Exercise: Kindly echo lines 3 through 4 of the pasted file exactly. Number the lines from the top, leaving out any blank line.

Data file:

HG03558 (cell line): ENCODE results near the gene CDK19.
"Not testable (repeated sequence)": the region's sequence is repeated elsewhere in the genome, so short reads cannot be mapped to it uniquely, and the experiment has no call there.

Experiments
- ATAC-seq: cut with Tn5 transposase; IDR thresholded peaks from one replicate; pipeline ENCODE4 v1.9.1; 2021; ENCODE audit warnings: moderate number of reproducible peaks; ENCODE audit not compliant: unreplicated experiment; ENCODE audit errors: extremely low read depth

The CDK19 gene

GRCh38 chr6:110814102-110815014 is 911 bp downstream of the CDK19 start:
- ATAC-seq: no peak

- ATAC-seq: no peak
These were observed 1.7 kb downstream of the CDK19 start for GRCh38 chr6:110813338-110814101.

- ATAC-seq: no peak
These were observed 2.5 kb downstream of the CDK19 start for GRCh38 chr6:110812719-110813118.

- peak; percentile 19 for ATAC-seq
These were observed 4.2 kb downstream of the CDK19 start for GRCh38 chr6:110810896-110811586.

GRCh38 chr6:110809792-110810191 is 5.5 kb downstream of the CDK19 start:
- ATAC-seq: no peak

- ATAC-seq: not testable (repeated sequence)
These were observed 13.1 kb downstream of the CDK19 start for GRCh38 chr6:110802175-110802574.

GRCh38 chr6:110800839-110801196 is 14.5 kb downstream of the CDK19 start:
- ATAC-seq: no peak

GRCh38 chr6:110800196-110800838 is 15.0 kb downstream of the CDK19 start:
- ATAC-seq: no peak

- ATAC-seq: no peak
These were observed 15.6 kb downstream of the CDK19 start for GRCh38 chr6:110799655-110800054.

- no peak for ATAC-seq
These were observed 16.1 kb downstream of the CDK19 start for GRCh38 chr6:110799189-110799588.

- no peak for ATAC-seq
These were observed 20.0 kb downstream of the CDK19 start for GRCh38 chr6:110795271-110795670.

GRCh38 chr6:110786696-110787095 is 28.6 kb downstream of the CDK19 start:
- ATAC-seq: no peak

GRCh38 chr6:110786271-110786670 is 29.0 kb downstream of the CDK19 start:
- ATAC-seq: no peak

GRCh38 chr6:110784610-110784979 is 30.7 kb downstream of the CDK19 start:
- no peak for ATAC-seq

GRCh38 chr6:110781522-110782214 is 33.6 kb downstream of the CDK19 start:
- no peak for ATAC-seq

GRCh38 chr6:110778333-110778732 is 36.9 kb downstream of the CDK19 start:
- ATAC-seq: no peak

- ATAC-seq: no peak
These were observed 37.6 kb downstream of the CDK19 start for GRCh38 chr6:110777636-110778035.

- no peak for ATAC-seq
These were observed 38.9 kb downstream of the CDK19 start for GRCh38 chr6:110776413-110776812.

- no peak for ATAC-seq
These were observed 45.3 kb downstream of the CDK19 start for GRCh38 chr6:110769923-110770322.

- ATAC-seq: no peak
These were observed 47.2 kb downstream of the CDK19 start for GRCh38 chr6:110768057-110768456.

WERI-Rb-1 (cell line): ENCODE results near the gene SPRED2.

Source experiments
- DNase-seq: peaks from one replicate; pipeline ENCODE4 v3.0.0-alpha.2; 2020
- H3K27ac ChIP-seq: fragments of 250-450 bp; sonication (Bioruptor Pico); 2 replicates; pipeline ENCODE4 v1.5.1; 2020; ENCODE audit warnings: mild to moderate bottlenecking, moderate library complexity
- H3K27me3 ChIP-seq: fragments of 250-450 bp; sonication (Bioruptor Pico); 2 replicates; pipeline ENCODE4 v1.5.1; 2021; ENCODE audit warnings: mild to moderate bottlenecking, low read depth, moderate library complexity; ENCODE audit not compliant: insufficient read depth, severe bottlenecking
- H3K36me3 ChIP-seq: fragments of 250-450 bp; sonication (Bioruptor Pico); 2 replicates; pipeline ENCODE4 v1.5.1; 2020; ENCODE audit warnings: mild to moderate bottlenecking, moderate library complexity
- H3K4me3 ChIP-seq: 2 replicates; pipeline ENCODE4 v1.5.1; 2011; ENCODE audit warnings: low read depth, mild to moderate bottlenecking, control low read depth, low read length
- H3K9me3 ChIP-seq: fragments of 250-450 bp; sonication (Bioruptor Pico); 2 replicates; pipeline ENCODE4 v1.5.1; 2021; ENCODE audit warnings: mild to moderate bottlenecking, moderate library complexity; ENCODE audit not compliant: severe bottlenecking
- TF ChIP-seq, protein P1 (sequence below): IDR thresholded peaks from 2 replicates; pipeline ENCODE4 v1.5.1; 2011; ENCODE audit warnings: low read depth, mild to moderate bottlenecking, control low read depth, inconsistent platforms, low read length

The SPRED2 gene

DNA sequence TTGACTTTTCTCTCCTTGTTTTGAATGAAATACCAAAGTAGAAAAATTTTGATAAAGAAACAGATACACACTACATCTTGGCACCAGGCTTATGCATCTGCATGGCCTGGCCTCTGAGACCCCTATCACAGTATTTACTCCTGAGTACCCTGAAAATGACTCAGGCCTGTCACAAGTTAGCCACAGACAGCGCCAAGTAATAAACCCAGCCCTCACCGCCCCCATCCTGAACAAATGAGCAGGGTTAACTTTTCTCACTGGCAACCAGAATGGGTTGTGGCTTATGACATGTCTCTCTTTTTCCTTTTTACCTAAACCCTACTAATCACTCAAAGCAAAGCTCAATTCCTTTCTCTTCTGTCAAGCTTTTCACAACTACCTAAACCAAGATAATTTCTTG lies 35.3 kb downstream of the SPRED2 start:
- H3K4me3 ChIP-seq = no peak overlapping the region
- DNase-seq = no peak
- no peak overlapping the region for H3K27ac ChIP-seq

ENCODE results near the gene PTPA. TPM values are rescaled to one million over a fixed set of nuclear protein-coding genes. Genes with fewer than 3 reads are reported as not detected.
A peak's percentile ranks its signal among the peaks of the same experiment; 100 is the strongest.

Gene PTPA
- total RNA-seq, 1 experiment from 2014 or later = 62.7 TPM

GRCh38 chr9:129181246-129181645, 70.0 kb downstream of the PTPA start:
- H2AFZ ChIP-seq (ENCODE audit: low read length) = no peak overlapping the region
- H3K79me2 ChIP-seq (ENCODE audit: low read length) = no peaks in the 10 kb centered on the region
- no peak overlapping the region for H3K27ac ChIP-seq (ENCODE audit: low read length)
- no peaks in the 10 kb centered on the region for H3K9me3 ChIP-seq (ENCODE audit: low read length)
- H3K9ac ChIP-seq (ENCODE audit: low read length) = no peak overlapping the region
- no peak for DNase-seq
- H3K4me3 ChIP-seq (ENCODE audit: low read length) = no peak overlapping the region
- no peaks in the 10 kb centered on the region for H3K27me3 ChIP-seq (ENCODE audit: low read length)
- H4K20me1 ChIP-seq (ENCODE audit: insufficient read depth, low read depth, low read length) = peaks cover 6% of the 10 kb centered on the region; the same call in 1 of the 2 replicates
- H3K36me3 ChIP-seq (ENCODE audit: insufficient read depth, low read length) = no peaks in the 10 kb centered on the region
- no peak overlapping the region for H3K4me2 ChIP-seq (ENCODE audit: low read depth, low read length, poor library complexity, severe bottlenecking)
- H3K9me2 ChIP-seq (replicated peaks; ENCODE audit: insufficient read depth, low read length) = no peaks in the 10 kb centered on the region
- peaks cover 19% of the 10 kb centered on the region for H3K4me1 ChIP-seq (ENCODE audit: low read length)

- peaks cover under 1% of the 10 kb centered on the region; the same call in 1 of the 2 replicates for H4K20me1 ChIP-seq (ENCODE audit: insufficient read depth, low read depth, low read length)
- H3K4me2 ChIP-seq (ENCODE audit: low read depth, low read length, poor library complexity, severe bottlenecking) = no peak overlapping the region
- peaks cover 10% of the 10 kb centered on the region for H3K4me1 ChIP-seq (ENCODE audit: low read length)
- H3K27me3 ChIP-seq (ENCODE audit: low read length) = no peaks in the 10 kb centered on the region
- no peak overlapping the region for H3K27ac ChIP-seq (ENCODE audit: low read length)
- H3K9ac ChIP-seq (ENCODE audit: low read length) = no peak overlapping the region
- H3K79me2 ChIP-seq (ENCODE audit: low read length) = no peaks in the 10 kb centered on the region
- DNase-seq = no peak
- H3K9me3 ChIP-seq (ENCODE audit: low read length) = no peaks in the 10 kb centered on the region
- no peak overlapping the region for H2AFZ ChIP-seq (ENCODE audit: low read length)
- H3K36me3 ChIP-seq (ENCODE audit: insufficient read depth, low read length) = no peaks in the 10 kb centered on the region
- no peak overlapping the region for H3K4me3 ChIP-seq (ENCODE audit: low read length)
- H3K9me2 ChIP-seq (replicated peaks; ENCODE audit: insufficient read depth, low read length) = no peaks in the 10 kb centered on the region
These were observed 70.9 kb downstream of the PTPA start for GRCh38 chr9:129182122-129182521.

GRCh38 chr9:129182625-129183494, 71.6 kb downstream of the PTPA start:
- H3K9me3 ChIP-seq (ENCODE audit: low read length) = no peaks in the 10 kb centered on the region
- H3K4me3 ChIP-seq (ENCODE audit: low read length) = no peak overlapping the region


Experiments
- ATAC-seq: cut with Tn5 transposase; IDR thresholded peaks from one replicate; pipeline ENCODE4 v1.9.1; 2021; ENCODE audit warnings: moderate number of reproducible peaks; ENCODE audit not compliant: unreplicated experiment; ENCODE audit errors: extremely low read depth